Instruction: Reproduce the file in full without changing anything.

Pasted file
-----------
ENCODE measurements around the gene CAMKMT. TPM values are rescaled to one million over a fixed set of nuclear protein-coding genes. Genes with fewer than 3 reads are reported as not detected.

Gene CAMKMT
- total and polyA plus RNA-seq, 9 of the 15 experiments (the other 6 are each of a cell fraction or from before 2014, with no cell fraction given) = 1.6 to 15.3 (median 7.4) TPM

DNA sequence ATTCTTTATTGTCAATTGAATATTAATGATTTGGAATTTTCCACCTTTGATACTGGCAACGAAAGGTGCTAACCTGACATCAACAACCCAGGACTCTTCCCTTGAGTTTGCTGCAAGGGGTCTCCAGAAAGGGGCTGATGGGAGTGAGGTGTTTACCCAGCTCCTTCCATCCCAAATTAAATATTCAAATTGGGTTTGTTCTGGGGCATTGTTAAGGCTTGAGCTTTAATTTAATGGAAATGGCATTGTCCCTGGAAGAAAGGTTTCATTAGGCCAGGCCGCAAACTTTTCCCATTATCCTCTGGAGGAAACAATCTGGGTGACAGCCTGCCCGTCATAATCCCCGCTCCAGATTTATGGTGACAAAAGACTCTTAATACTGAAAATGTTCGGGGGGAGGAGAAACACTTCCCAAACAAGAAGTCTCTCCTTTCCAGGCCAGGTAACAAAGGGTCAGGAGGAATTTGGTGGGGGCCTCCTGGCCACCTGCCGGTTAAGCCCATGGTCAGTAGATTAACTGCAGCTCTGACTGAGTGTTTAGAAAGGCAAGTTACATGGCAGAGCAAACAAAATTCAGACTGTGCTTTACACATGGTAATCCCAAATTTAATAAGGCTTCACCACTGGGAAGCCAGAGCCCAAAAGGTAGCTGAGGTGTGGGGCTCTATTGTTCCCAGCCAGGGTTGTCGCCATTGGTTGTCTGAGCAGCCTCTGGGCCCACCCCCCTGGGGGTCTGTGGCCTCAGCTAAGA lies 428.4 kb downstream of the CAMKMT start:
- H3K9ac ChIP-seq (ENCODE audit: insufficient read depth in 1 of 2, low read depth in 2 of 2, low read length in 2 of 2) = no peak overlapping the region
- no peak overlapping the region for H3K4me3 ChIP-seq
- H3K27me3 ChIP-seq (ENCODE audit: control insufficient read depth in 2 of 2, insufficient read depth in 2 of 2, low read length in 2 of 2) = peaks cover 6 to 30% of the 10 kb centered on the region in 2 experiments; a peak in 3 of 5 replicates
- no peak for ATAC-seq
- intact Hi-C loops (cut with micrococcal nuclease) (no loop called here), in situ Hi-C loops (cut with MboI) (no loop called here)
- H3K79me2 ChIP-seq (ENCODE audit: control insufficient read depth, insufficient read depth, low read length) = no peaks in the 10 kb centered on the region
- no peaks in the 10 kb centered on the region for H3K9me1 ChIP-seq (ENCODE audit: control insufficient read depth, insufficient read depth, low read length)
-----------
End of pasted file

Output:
ENCODE measurements around the gene CAMKMT. TPM values are rescaled to one million over a fixed set of nuclear protein-coding genes. Genes with fewer than 3 reads are reported as not detected.

Gene CAMKMT
- total and polyA plus RNA-seq, 9 of the 15 experiments (the other 6 are each of a cell fraction or from before 2014, with no cell fraction given) = 1.6 to 15.3 (median 7.4) TPM

DNA sequence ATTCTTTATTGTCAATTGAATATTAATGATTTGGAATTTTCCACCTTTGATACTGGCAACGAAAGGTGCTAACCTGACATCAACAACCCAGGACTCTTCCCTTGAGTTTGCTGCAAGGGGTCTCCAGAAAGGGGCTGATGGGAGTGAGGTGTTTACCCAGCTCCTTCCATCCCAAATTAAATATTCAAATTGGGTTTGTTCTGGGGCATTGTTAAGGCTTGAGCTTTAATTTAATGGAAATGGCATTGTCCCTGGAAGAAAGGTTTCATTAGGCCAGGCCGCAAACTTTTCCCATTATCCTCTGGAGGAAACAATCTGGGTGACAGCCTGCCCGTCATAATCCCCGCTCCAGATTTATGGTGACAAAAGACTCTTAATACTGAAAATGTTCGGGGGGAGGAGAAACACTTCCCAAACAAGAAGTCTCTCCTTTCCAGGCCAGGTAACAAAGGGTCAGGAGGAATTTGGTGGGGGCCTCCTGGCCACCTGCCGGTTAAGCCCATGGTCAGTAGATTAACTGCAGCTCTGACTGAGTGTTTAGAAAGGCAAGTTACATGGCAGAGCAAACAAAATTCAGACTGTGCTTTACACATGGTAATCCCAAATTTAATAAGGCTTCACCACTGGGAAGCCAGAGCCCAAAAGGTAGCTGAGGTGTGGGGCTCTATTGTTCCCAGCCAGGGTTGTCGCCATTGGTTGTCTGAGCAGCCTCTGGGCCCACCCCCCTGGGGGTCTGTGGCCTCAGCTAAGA lies 428.4 kb downstream of the CAMKMT start:
- H3K9ac ChIP-seq (ENCODE audit: insufficient read depth in 1 of 2, low read depth in 2 of 2, low read length in 2 of 2) = no peak overlapping the region
- no peak overlapping the region for H3K4me3 ChIP-seq
- H3K27me3 ChIP-seq (ENCODE audit: control insufficient read depth in 2 of 2, insufficient read depth in 2 of 2, low read length in 2 of 2) = peaks cover 6 to 30% of the 10 kb centered on the region in 2 experiments; a peak in 3 of 5 replicates
- no peak for ATAC-seq
- intact Hi-C loops (cut with micrococcal nuclease) (no loop called here), in situ Hi-C loops (cut with MboI) (no loop called here)
- H3K79me2 ChIP-seq (ENCODE audit: control insufficient read depth, insufficient read depth, low read length) = no peaks in the 10 kb centered on the region
- no peaks in the 10 kb centered on the region for H3K9me1 ChIP-seq (ENCODE audit: control insufficient read depth, insufficient read depth, low read length)